Michigan Secretary of State Jocelyn Benson on Thursday voluntarily released a personal finance disclosure and other materials as part of a Sunshine Week effort.
Benson’s 2018 documents show that she drew a $300,000 salary as CEO of the Ross Initiative in Sports for Equality and $70,000 from Wayne State University, where she was dean of the law school.
Ryan Friederichs, Benson’s husband, is chief development officer for the city of Detroit and earned a $165,000 salary. Their total household income was $535,000. The disclosure also shows a variety of bank and retirement accounts.
Known for its weak transparency laws for public officials, Michigan is one of just two states that exempts elected officials from making those disclosures.
Benson called on the Legislature to follow her example and require personal finance disclosure for elected officials.
“If Michigan residents are to have confidence that their elected leaders are acting in their best interests, they must know who else, if anyone, may be influencing their decisions behind closed doors,” Benson said in a statement. “One of the best ways we can restore the public’s trust in our government is to require our elected leaders to fully disclose any outside income, investments, travel or gifts they may receive as candidates or elected officials.”
Benson also released her work calendars for the months of January and February, which Gov. Gretchen Whitmer and Lt. Gov. Garlin Gilchrist also did, in part, last month.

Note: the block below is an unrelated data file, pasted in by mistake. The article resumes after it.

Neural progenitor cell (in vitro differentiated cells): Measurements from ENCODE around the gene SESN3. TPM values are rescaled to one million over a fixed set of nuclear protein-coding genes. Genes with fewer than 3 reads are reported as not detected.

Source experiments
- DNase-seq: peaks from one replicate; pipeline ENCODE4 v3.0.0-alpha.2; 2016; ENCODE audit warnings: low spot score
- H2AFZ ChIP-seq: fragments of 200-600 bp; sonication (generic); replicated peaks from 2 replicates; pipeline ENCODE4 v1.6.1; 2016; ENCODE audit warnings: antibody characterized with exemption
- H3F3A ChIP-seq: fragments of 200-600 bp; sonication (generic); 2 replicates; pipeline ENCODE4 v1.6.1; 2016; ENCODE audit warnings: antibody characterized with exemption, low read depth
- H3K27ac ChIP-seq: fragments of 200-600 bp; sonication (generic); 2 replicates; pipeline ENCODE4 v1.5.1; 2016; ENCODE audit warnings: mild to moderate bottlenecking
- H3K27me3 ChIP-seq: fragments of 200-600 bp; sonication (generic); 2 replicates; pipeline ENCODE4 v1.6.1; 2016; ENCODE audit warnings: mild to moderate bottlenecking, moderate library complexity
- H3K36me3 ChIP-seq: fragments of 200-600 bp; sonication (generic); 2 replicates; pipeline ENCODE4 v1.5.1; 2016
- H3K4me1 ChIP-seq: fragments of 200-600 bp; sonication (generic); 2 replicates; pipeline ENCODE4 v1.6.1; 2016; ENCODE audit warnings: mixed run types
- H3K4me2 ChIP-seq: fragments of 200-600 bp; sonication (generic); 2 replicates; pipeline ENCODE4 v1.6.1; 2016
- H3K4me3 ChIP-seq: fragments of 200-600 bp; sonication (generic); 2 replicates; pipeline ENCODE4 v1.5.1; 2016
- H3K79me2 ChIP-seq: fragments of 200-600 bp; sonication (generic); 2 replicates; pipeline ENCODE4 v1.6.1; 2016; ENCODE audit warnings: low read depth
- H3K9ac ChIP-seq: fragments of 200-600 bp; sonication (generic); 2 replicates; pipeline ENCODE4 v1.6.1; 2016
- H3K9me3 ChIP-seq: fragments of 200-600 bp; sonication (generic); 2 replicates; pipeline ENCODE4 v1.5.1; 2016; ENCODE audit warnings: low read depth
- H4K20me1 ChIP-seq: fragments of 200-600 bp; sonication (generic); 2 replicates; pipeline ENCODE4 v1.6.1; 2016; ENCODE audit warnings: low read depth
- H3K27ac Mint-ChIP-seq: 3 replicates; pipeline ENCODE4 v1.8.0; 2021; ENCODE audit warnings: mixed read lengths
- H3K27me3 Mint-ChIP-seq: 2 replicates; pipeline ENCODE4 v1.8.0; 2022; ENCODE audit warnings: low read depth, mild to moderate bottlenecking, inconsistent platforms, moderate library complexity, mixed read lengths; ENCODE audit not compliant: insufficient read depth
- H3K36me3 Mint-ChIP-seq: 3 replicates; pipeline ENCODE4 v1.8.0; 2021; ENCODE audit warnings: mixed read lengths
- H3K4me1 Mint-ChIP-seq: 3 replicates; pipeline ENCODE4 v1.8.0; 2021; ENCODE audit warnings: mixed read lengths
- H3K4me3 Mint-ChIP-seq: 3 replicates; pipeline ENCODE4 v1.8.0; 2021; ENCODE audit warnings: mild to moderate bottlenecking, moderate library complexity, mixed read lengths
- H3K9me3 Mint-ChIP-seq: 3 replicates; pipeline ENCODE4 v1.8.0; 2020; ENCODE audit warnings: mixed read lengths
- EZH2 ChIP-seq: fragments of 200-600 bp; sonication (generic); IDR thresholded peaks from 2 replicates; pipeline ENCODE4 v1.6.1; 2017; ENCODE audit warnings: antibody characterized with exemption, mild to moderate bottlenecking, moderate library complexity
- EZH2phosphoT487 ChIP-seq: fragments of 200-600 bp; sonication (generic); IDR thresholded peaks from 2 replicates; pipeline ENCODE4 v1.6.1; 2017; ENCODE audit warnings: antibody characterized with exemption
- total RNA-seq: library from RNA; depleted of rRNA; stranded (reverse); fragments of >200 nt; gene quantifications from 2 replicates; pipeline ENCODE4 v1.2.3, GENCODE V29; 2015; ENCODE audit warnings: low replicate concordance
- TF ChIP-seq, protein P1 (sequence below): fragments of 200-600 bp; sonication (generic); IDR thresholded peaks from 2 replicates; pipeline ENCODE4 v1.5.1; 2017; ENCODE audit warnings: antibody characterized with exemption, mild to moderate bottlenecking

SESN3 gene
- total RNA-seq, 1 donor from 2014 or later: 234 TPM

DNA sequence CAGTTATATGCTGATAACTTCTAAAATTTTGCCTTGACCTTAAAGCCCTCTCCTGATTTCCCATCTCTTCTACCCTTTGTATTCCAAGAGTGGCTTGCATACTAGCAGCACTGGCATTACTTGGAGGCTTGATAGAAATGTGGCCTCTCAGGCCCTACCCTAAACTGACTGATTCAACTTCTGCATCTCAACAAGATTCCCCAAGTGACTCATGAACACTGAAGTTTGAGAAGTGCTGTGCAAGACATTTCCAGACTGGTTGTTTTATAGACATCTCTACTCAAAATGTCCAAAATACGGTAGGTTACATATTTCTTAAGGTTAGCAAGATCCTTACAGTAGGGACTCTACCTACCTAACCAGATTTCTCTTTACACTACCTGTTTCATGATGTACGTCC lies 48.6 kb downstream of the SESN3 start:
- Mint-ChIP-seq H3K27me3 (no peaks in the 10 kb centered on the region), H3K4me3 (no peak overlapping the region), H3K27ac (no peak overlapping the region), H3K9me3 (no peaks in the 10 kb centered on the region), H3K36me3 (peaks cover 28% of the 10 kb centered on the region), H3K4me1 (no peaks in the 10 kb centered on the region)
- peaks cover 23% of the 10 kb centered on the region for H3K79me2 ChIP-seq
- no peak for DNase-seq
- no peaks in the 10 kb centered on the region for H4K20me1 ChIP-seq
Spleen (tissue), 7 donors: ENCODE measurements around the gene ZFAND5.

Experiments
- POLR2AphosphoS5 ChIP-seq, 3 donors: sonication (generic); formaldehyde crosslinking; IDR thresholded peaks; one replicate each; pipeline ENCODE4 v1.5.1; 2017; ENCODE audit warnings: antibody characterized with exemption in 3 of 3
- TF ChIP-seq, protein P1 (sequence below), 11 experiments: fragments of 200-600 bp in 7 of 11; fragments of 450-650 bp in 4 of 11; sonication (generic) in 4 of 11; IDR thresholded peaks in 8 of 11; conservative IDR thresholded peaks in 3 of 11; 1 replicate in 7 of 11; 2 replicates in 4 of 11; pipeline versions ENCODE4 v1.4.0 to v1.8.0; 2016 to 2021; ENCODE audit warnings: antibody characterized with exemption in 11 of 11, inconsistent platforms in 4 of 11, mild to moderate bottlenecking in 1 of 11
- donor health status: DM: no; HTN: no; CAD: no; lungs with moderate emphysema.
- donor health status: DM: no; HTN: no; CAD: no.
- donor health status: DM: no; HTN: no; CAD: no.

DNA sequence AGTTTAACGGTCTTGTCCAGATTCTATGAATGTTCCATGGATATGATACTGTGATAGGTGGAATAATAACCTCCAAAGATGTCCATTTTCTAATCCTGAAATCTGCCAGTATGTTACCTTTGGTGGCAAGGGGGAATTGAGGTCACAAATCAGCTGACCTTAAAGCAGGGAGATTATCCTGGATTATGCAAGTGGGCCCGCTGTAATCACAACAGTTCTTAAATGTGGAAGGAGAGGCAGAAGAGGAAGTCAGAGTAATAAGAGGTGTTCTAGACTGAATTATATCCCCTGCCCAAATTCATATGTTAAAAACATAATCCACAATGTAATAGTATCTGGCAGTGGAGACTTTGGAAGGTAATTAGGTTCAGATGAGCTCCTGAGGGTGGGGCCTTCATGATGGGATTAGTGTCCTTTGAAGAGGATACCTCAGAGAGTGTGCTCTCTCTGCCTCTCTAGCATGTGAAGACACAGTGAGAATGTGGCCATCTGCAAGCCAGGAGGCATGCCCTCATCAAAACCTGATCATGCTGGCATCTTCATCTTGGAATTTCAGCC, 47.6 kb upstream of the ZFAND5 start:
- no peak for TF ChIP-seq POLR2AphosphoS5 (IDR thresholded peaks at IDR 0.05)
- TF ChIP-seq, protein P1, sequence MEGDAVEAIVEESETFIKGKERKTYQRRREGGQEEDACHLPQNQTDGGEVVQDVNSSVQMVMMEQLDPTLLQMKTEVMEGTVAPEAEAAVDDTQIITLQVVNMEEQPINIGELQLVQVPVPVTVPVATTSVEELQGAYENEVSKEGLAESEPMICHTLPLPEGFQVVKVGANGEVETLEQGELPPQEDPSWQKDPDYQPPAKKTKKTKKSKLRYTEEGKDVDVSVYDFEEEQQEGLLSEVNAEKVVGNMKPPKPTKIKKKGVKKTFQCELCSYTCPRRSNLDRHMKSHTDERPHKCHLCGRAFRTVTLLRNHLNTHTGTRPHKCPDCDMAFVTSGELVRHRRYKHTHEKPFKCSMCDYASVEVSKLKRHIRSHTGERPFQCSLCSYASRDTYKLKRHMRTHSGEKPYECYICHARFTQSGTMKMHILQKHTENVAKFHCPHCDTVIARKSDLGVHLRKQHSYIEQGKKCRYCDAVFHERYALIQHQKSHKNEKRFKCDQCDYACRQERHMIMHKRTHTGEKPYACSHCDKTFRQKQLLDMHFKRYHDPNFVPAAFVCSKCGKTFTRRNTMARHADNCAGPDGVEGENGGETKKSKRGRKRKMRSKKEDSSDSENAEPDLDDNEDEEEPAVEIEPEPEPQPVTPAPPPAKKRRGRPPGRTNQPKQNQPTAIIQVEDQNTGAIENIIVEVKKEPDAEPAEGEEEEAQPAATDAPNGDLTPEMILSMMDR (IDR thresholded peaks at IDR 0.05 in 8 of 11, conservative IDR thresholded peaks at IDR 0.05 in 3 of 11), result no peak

While it’s unclear whether the GOP-led Legislature will follow the Democratic Secretary of State’s call, a general push for greater transparency has become a rallying cry for several Lansing officials.
The House of Representatives next week is expected to take up a package, House Bills 4007–4016, that would open up the governor’s office to Freedom of Information Act (FOIA) requests and create the Legislative Open Records Act (LORA) to administer requests for the Legislature.
Benson’s office and other state departments, such as the attorney general and Department of Environmental Quality, are already susceptible to FOIA.
FOIA advocates told the Advance this week that they view the pending legislation as “a good starting point,” and note that enhanced transparency measures can be of great benefit to elected officials by helping grow public trust.
That’s a sentiment Benson appears to share.
“It’s basic information that our citizens have a right to know,” she said. “I look forward to working with the Legislature to require this [financial] disclosure.”